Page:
Health Care, Agriculture, and Utilities. Just a regular Monday at the Kansas legislature.Admittedly, I am not a Kansas political junkie. News media and occasional casual conversations are the extent of my participation in the legislative process. Perhaps it is time to learn my way around, so I accept the challenge to take a day off to watch and listen. The Capitol building itself is familiar. The dome, rotunda, and renovated chambers especially the senate with its ornate art work, are a Kansas treasure. Eight o'clock Monday morning finds me at the lower east entrance where a guard assesses me harmless. I locate the press room and Lawrence Journal World's Statehouse reporter Scott Rothschild. We pick up a Senate and House Calendar from the Document Room on the first floor. These may be downloaded from the internet at Kansas Legislature I scan the calendars of both chambers, circle the committee meetings of interest, and then fit them into the day.Scott is off to the no smoking debate while I attend the meeting of the Agriculture and Natural Resources Committee. There are at least fifteen interested people waiting with me. At the stated starting time, there is an unexplained cancellation and they quickly disburse. I slip up a floor in time to catch the Senate Utilities committee meeting before it is on to the House visitor's area to wait for the call to order. Following opening formalities, there appears to be general disorder on the floor. I happen to sit next to a person who knows the procedures well. He informs me much of the talking is in fact a way of getting things done even if a person is up front is formally reading a bill or amendment. It is obvious from the debates legislators spend many hours working in committees before a bill or amendment comes before the entire house. They speak persuasively either for or against, often quoting constituents of their district. The House session spends a great deal of time discussing a bi partisan health care bill that includes a program to fund insurance for poor families, a plan that enables workers to deduct premiums, longer interim insurance in a job change, and dental care for pregnant mothers. Politics are present when members point out for the record they are making compromises for the good of the entire bill and the people of the State. Listening to the debate lets me know the state is seriously looking at this important topic. The House works through the lunch but at their adjournment, I still have time to rush to the House Budget Subcommittee on Agriculture and Natural Resources. From there it is on to the formalities and business of the Senate. My assessment is the political health of our state is good. While I feel a little impatient with the procedure, our elected officials talk and work together-and apart, but that is the process. Certainly if I feel strongly about an issue, I can speak. On the other hand, if I write or call, they listen. Young people were present in the halls and chambers the entire day. They are there as Pages and groups on tours. Their participation is encouraging for the future of Kansas as well.Click on picture for slideshow of Kansas Capitol

A view from the Rail

4-H Learn by Doing

What do St. Patrick's Day and 4-H have in common?The answer is green and lucky four leaf clovers. The clover with four H's signifying Head Heart Hands and Health is familiar to many local residents who are current or former members of the Douglas County 4-H club program or clubs in other parts of the state or country.4-H clubs formed in the early 1900s teaching young people new farming and homemaking practices. "Learn by doing" was the motto. Over the years, emphasis expanded to include personal development by encouraging public speaking, talent and judging.Dr. Virginia Moxley, Dean, College of Human Ecology, Kansas State University, is an alumnus of Kansas 4-H. She appreciates the opportunities 4-H offers kids to learn from each other.

I think the greatest thing about 4-H Community Clubs is the opportunity they afford for kids ranging in age from 7-18 to learn from each other. Children today can choose from a variety of youth organizations and activities that provide the opportunity to learn. But, in most organized youth activities, the youngsters are segregated by age and led by adults.The magic in 4-H Community Clubs is that young members interact directly with older members who have clear memories of what it felt like to practice skills for the first time. These older youth mentors learn through their interactions with younger youth the skills of coaching and leading and nurturing talent. Those of us who benefited from the wisdom and coaching provided by older members in our community clubs passed the skills along to younger members--and I, for one, continue to draw on those capabilities everyday in my work.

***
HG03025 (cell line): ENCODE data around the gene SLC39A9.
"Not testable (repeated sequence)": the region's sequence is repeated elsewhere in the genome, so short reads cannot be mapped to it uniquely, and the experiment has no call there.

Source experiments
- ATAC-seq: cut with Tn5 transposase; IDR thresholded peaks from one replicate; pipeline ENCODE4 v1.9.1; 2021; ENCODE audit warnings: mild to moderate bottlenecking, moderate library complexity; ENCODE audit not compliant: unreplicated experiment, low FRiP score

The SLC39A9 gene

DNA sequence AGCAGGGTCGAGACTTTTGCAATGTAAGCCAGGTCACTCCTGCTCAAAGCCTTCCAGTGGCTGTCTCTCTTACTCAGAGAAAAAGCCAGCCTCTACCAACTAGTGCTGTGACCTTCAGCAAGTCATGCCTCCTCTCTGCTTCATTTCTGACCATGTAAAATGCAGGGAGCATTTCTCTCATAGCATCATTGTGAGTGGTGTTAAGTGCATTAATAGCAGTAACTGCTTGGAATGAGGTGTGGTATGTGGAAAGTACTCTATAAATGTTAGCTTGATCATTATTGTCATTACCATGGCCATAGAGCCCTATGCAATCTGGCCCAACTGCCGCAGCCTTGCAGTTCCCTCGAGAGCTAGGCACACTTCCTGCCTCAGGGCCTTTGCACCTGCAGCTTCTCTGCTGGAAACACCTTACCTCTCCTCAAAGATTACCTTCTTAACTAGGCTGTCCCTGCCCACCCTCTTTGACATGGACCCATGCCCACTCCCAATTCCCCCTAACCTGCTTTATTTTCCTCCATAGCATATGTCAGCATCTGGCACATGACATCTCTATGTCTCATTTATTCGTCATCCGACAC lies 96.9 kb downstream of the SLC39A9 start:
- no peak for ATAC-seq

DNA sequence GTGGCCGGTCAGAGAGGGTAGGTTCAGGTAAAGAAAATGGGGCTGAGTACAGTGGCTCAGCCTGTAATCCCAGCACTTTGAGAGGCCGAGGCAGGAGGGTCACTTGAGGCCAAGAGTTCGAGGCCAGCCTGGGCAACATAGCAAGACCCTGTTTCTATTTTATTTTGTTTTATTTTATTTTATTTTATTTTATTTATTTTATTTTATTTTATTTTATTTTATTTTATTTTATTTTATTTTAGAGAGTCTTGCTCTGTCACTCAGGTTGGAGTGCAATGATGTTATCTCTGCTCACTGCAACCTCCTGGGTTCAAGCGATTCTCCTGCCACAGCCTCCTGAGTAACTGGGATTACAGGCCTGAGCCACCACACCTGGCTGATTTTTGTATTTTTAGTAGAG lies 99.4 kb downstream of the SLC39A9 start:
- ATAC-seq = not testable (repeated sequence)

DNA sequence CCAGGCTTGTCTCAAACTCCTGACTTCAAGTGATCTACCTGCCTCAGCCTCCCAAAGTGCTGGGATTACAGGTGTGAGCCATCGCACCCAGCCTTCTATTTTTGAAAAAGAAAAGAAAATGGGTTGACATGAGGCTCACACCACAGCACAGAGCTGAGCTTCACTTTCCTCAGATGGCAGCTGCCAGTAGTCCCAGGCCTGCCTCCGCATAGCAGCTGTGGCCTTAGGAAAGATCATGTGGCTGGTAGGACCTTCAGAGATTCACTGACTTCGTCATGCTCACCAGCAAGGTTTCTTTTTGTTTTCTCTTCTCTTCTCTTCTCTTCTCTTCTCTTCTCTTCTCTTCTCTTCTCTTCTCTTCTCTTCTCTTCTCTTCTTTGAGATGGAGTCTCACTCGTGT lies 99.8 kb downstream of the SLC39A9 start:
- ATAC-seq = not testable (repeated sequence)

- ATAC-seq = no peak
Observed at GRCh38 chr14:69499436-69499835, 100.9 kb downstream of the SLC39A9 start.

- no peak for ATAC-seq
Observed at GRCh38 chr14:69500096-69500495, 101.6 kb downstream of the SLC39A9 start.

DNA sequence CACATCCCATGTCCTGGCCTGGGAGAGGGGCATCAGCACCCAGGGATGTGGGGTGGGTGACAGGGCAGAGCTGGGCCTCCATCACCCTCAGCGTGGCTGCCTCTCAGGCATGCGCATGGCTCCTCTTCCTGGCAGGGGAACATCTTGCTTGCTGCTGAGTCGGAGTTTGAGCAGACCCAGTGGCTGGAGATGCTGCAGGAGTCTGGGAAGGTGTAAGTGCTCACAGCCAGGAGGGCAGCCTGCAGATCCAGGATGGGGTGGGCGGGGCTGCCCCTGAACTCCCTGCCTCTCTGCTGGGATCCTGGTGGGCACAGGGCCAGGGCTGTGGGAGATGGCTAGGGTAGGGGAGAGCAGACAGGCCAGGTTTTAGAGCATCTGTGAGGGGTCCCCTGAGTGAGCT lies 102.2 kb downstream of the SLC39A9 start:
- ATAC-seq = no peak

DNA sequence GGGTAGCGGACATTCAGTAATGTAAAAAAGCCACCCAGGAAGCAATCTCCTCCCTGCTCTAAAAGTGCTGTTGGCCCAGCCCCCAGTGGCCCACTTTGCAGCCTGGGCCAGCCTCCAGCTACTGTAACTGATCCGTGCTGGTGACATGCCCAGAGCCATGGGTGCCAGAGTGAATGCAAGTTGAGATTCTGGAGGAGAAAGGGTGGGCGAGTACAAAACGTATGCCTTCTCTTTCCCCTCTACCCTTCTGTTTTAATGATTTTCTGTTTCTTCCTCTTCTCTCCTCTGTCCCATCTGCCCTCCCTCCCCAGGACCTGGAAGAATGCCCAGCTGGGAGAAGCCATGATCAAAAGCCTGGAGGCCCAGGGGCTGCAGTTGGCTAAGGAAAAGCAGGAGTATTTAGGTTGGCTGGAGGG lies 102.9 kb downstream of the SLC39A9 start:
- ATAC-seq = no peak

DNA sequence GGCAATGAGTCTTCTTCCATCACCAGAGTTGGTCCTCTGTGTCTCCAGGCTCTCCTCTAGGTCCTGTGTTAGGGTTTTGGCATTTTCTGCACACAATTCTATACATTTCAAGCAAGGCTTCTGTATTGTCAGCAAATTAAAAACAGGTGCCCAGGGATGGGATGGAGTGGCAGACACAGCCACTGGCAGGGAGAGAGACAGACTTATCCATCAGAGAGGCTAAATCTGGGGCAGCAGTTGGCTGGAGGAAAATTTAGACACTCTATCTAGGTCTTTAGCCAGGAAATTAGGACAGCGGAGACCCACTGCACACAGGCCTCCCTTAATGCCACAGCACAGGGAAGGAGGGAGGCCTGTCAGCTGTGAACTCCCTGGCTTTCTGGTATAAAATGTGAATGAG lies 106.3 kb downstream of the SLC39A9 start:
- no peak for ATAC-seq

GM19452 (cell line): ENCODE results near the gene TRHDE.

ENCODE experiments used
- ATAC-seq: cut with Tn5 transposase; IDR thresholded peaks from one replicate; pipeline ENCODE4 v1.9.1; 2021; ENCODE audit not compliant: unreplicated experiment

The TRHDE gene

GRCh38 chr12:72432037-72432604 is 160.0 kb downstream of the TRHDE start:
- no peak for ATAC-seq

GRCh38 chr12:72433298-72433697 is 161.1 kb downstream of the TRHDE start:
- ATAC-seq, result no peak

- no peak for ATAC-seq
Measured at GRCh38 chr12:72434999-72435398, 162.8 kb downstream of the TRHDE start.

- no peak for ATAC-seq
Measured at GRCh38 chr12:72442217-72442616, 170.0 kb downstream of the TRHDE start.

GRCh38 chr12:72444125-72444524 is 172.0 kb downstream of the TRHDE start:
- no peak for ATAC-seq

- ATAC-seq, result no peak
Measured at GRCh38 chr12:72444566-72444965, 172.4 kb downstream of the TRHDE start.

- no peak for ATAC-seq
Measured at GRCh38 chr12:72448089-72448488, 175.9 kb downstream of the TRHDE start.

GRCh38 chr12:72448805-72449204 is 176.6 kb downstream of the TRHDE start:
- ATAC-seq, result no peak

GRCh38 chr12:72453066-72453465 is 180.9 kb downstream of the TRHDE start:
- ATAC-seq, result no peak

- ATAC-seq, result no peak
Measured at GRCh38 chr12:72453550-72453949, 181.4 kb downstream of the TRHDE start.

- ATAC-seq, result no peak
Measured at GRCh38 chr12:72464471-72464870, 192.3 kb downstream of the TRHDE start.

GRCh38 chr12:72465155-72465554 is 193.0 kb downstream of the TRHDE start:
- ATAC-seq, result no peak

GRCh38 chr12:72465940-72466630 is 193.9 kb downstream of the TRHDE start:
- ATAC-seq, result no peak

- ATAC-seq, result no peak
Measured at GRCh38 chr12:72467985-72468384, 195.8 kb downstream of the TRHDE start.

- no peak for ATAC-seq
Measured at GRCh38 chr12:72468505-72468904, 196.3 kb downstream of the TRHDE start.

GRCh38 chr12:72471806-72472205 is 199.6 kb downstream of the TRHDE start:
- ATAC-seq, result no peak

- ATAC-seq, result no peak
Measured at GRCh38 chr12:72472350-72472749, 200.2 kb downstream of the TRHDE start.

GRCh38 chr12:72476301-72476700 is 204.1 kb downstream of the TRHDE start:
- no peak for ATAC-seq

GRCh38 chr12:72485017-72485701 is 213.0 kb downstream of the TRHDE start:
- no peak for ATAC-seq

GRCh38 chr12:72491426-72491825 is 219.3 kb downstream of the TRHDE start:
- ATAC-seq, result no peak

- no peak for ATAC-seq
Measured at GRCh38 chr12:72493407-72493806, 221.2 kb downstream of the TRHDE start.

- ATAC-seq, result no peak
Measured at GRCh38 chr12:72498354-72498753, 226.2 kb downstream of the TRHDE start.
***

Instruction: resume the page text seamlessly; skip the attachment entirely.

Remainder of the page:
Douglas County has an excellent selection of 4-H clubs in all areas of the county and the city of Lawrence. With summer approaching, now is the time to explore what 4-H has to offer. With the current emphasis on living green, children will learn gardening, cooking from scratch and care of animals. My personal favorite was the sewing project because the project meetings were fun.Interested? Call Emily Morehouse, Douglas County 4-H Program Coordinator at 843-7058 for information about Douglas County 4-H Clubs. Visit the official Kansas 4-H site for information about camps and other activities.

Road Trip Sandwiches

A sandwich, salad and drink is the perfect road trip meal. It may be hot or cold, fat or thin, open or closed. Sometimes the good ones are hard to locate. If a traveler passing through asked where to find a good sandwich locally, these two would be my suggestion.Grilled Portabella at Wheatfields Bakery . Of course, I would enjoy a butter sandwich with any of their delicious breads.Planet Veggie with among other things, artichoke hearts, sun dried tomatoes, and tangy olive spread at Yello or Planet Sub Both of these favorites are in downtown Topeka.Hot beef sandwich at the Downtowner just east of 6th and Kansas Ave. Worth the trip just for the retro cafe atmosphere.The Reubenstein at Classic Bean. Really, any of their sandwiches named after famous composers are good.On the way to visit family in Colorado we stop for homemade bierocks at Made from Scratch in Wilson, Kansas. It is a good half way lunch stop. Before re entering I70 at the Wilson exit, stop at the Flint Hills Winery tasting room for a bottle of wine, cheese and crackers, almost as good as a sandwich.The Hot Brown was first invented at the Brown Hotel in Louisville, Kentucky. Although the hotel restaurant was closed when we were there, we sampled the hot open faced sandwich at a restaurant recommended by a security guard at Churchill Downs. It was delicious but very rich.A Lobster Roll is easy to find in Maine. Small locally owned walk up places are frequent in the coastal cities. They are good, but quite honestly, I would rather have a fried walleye shore lunch sandwich, the fish freshly caught.A hot dog will certainly taste good when purchased downtown Chicago. Is there a better dog than at a football game? Yes, there is one better at the Art Fair in Breckenridge, Colorado, because it features caramelized onions. Probably the ultimate is a hot dog cooked over a bonfire.If you also have a sudden interested in sandwiches, check out the article, Best Sandwiches in America. Another gathering of lists of sandwiches is at Roadfood. The book, American Sandwich looks like a traveler's sandwich bible.These are my favorites. Additions encouraged.


Surprise Sunday Snow